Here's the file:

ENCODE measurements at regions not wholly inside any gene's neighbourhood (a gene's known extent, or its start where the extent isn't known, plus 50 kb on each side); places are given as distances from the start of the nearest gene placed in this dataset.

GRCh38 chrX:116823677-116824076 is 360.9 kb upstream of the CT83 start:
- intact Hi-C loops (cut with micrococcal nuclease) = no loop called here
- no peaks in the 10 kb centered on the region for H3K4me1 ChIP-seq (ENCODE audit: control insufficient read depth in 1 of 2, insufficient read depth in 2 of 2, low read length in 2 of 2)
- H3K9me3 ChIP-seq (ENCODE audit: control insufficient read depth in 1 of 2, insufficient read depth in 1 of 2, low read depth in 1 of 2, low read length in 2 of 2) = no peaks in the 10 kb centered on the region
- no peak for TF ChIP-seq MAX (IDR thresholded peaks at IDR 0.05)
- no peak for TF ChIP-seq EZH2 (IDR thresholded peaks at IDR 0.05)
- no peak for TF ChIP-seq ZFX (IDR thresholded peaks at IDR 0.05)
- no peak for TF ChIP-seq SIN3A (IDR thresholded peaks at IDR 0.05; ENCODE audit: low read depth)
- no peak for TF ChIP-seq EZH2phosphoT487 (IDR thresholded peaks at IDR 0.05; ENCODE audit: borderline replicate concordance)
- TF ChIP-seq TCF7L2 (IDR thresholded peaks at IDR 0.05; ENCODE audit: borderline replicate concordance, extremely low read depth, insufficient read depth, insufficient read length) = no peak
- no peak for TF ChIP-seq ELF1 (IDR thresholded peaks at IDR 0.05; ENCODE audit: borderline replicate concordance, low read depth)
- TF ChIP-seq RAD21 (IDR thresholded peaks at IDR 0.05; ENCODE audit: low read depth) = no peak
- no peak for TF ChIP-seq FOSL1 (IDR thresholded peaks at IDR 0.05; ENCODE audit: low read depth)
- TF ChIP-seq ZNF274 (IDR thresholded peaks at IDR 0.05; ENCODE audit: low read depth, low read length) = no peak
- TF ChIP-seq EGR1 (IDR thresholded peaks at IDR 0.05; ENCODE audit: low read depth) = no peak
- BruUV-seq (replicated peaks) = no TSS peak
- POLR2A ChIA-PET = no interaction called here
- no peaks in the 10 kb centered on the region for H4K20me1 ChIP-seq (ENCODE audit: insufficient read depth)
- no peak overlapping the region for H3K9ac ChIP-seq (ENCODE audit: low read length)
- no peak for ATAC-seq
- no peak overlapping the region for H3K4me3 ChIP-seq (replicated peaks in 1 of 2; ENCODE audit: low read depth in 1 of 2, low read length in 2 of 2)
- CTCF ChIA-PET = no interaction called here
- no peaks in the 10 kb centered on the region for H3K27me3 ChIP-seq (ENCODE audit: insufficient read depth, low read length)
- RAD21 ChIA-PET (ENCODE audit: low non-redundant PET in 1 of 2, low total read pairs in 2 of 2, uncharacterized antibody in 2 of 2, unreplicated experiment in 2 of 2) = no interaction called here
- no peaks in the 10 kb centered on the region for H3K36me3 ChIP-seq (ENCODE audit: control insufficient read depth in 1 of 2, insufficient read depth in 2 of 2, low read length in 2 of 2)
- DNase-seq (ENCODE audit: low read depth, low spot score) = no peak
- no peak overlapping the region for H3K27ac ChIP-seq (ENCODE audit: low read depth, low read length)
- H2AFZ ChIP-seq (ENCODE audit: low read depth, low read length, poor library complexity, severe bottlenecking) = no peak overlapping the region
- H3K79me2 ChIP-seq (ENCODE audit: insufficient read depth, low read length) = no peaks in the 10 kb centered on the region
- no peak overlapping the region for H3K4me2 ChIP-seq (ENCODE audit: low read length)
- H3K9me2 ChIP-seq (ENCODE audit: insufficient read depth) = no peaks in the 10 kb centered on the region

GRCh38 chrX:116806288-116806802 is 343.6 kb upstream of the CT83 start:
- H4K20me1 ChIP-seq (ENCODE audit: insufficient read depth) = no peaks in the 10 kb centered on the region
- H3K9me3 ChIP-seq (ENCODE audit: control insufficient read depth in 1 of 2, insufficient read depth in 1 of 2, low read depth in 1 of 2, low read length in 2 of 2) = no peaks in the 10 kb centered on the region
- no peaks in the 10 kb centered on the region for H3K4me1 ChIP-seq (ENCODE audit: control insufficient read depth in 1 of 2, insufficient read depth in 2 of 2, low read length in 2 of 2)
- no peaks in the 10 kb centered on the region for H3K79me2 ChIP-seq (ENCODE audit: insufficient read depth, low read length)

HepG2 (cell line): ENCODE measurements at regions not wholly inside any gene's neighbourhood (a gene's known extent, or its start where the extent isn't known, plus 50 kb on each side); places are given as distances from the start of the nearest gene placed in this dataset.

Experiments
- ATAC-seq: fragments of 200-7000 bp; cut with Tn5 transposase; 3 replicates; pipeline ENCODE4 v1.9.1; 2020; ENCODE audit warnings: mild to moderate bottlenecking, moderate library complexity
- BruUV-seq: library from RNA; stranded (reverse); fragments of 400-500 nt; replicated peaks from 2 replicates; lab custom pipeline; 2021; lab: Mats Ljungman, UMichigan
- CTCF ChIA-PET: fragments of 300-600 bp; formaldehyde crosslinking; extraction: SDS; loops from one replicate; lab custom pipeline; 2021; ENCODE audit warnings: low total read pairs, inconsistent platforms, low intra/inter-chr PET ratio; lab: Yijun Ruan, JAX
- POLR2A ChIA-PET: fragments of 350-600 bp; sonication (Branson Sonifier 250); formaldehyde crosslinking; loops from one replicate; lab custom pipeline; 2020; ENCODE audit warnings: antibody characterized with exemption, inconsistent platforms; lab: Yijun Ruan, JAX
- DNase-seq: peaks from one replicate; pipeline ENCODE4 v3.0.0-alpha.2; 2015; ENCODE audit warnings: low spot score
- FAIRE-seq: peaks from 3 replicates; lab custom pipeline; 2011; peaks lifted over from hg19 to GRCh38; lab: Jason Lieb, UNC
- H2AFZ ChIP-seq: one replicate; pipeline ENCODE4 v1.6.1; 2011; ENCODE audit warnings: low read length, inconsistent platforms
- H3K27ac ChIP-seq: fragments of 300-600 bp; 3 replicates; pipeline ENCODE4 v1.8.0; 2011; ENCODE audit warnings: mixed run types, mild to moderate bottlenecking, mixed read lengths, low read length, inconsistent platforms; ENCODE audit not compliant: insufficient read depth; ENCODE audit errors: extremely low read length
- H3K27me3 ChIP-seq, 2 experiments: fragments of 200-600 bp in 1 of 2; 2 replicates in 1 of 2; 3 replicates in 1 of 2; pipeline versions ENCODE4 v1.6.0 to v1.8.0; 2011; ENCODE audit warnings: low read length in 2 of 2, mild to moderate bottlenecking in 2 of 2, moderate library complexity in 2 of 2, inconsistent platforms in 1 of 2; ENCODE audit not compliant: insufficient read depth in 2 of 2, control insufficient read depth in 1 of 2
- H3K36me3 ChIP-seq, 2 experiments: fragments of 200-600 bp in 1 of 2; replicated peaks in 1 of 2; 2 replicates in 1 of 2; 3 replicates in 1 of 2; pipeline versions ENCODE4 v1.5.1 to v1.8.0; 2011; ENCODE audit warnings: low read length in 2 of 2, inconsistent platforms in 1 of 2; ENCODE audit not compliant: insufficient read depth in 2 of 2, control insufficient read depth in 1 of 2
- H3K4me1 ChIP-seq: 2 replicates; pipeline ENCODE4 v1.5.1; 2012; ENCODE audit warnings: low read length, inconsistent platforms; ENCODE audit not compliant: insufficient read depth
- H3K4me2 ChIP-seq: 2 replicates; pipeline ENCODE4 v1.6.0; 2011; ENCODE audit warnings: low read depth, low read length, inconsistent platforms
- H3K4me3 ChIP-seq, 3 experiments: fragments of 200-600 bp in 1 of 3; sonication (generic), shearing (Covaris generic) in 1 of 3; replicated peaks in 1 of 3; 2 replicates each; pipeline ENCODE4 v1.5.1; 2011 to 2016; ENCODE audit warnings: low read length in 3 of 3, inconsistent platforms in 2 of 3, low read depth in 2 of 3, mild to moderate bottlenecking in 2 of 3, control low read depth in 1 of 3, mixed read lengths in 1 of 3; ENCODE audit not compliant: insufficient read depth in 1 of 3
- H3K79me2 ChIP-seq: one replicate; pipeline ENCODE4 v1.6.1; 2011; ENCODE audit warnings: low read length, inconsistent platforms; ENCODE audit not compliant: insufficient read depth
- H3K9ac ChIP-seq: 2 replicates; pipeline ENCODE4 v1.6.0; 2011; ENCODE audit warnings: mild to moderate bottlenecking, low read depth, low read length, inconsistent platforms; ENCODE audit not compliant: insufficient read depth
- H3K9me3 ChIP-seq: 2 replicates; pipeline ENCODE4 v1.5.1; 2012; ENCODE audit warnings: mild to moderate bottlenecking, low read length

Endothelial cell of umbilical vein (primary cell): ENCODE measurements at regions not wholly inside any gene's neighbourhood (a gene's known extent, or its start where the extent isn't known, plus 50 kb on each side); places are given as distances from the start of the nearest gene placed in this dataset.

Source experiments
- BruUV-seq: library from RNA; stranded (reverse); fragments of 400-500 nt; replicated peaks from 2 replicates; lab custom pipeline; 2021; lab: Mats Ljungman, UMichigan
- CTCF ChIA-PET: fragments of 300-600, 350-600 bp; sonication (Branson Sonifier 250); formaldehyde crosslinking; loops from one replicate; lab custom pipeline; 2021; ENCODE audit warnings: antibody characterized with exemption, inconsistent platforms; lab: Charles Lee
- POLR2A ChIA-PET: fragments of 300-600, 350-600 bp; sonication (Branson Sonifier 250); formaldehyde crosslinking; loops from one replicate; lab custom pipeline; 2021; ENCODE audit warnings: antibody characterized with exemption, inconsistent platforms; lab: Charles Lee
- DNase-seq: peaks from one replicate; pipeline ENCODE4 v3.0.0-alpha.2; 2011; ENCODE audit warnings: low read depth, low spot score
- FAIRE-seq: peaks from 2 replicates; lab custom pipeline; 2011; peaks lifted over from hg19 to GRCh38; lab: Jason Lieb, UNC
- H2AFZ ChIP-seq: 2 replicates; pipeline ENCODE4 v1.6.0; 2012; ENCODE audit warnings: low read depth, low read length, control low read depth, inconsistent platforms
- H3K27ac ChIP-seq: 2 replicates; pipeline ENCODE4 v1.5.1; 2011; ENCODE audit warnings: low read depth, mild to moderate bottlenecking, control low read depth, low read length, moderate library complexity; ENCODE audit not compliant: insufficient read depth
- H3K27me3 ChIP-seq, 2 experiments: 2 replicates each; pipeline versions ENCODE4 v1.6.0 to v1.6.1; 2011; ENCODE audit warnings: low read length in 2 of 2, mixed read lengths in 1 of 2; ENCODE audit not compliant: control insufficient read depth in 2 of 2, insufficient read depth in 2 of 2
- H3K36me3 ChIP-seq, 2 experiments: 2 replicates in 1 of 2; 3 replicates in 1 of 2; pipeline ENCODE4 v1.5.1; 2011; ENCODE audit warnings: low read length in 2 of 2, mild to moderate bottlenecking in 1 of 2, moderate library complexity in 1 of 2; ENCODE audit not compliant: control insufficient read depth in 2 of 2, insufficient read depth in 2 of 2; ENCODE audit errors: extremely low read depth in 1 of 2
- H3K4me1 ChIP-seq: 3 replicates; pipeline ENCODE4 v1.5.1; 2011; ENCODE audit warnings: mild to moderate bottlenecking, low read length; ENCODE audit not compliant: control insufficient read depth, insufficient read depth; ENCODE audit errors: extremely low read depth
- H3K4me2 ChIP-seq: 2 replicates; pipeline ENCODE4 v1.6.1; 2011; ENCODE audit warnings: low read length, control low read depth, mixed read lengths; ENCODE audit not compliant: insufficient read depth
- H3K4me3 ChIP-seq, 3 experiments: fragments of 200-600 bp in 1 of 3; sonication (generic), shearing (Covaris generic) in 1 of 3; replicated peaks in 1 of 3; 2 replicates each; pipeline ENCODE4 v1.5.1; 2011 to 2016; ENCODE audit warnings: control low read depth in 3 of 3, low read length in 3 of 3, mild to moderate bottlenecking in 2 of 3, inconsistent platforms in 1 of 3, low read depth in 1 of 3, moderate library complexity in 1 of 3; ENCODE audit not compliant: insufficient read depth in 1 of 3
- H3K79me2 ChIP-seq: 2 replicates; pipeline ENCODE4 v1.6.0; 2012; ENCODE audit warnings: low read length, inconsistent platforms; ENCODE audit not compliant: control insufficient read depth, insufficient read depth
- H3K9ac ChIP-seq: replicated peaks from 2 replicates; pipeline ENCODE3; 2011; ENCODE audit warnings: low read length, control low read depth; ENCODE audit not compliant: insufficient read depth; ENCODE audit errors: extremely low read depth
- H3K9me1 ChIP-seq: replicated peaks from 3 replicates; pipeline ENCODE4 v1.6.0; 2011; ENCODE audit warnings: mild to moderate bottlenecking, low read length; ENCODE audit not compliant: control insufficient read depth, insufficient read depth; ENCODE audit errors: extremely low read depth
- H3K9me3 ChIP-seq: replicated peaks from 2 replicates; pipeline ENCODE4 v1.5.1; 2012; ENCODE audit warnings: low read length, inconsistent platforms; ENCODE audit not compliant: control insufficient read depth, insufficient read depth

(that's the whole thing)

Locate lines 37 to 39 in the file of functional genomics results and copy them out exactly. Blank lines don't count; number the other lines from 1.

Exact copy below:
- no peaks in the 10 kb centered on the region for H3K79me2 ChIP-seq (ENCODE audit: insufficient read depth, low read length)

HepG2 (cell line): ENCODE measurements at regions not wholly inside any gene's neighbourhood (a gene's known extent, or its start where the extent isn't known, plus 50 kb on each side); places are given as distances from the start of the nearest gene placed in this dataset.

Experiments